‘In launching this case, the MPA is aiming to secure an order that will enable BT to block Internet access to the site, thus preventing the site from using the Internet to make money through infringement,’ the MPA adds.
In order for the MPA to obtain an injunction under section 97A it is believed that they must have approached BT already with a request to block Newzbin, but had it denied.
At this stage, BT have confirmed they have received paperwork but refused to comment further.
John McVay, Chief Executive of Producers Alliance for Cinema and Television (PACT), a UK trade association representing and promoting the commercial interests of independent films and television, welcomed the news.
‘PACT supports today’s announcement. It is a shame that a legal action has to be taken, but illegal websites such as Newzbin2 pose a grave threat to our membership who do not have the resources to combat online copyright infringement.’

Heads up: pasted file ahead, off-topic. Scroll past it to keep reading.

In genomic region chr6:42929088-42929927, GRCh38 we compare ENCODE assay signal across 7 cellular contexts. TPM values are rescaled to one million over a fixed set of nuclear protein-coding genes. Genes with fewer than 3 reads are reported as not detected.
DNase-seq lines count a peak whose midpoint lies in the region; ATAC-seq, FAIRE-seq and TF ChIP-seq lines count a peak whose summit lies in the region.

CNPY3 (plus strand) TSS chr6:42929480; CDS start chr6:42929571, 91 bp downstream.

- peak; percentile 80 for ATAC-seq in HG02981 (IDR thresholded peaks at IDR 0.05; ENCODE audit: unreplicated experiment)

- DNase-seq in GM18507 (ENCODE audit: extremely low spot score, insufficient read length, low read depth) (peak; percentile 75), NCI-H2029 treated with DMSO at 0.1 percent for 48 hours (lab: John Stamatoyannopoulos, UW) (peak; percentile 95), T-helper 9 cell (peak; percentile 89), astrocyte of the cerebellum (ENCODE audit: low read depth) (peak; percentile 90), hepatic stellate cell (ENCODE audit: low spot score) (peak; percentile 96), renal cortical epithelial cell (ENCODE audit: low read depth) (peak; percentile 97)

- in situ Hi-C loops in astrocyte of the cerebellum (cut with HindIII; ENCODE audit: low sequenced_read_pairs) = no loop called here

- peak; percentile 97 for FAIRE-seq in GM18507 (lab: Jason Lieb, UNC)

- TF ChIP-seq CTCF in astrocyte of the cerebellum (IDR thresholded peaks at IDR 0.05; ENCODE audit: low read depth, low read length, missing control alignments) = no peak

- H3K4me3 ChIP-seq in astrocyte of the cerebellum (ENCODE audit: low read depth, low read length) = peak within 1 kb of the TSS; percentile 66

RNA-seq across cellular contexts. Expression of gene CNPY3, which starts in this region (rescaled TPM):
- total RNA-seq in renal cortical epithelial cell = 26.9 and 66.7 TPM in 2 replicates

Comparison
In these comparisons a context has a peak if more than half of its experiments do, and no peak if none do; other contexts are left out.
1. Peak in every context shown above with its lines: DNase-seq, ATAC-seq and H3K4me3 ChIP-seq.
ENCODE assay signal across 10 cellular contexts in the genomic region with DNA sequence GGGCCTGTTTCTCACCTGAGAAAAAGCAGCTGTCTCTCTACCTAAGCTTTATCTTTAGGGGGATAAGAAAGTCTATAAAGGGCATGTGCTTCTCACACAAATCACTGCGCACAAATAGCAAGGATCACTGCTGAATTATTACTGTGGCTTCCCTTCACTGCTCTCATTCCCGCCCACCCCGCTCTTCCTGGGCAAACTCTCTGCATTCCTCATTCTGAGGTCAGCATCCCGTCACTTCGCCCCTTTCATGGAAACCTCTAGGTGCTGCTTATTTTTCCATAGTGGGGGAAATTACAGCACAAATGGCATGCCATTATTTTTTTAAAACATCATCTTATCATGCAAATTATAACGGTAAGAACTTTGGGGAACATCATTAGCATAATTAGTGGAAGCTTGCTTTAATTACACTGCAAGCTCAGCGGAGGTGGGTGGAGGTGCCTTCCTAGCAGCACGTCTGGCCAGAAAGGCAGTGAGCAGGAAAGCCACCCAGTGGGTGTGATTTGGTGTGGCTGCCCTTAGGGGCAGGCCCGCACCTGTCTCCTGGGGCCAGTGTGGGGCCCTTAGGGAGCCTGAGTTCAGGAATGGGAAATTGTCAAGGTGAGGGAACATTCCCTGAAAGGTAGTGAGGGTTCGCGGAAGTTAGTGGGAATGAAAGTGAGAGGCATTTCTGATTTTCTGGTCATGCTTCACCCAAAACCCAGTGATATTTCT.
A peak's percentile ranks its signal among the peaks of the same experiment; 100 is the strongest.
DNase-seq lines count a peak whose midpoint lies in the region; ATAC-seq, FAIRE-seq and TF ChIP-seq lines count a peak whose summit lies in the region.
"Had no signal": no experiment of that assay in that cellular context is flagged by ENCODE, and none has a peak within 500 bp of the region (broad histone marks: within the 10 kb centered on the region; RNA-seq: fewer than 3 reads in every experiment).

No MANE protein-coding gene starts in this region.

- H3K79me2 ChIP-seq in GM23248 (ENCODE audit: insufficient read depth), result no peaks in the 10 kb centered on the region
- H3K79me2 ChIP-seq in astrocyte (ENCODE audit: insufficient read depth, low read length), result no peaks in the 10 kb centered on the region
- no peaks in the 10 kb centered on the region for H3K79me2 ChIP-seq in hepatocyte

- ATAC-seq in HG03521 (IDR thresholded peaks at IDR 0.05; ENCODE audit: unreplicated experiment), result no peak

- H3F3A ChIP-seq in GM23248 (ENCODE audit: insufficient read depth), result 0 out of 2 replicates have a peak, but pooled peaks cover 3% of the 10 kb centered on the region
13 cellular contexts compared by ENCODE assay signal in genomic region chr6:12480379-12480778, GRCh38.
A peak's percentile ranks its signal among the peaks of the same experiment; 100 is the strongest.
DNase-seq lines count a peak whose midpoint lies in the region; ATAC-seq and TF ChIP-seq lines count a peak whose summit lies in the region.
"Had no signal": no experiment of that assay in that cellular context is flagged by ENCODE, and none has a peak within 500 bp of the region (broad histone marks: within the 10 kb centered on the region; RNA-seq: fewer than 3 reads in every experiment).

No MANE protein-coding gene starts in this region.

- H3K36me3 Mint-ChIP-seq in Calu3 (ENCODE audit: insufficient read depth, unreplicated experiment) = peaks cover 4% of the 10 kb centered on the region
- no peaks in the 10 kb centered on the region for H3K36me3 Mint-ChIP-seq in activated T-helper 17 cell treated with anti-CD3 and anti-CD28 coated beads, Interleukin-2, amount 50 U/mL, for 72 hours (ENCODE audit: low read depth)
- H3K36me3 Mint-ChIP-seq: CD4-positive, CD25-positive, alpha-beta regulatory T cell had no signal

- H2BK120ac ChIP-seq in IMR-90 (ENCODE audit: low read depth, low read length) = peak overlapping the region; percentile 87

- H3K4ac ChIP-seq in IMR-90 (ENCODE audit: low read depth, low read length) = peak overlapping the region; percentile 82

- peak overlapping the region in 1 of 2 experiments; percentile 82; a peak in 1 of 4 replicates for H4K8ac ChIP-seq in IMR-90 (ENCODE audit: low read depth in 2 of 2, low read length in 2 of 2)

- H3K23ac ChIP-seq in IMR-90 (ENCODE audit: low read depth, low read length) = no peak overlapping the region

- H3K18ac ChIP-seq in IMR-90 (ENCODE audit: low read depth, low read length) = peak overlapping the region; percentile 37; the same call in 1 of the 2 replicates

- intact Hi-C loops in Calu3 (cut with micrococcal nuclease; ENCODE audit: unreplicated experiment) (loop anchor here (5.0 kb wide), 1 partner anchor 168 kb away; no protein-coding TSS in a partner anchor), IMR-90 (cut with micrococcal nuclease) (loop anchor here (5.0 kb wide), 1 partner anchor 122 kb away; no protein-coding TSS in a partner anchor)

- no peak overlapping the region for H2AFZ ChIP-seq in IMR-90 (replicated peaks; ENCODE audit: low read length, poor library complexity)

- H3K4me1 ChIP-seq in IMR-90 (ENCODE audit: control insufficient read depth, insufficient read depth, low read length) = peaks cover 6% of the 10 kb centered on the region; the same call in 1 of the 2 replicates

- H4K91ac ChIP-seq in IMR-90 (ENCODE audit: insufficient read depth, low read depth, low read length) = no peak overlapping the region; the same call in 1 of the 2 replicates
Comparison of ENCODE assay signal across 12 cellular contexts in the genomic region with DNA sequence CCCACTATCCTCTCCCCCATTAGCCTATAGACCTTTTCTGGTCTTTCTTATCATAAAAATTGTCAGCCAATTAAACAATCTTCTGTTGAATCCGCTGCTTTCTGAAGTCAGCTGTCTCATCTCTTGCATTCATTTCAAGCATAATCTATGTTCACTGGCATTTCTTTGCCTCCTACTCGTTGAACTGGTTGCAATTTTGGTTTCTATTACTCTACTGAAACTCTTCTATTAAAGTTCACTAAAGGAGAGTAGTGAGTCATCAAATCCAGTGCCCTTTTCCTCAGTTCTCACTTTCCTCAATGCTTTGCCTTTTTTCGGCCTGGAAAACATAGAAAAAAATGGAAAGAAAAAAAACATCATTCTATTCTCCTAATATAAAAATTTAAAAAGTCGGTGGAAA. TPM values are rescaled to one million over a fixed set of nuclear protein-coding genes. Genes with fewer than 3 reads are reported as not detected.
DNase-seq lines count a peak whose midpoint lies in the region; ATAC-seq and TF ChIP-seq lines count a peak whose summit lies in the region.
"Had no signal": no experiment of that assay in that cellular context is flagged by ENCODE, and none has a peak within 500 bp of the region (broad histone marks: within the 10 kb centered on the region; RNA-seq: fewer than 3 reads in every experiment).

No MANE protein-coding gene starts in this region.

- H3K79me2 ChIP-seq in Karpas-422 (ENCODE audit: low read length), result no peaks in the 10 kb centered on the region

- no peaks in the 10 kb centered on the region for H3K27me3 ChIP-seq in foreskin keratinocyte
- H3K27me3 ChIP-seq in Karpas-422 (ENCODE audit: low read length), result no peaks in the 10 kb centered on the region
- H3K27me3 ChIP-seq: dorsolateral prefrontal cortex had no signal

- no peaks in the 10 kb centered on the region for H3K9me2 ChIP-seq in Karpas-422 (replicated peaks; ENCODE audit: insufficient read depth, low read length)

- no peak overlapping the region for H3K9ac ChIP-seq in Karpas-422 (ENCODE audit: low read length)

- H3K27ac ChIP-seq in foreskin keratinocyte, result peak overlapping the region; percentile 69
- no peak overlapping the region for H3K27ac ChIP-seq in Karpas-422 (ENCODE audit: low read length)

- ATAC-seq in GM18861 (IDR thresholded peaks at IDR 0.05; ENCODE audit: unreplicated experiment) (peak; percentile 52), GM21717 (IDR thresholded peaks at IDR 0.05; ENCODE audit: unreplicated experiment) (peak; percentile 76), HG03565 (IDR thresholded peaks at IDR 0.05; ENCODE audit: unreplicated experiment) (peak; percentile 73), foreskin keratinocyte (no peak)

In a response to the news, Newzbin state the following:
‘This is just an application and not yet a decision of any court. We will be looking to instruct lawyers to fight this on behalf of our UK users. The MPA application to engage in censorship of the Internet for their own petty interests would, if granted, set a dangerous precedent in a Western democracy.
‘We don’t want to engage in a polemic but we have fully cooperated with DMCA requests from content owners and we are careful to act lawfully: ‘drive-by’ litigation such as this will cut off access to substantial legitimate content and is entirely unwarranted & disproportionate.’
Article from: TorrentFreak.
Post from: TorrentFreak
April 1st. What fun. Everywhere you look torrent sites and release sites are being shut down, that’s if they aren’t teaming up with the movie studios. But what if there’s some really serious news to report? What if one of the summer’s biggest sci-fi movies leaked out onto the Internet way before its release, and before it was even completed? Still unconvinced?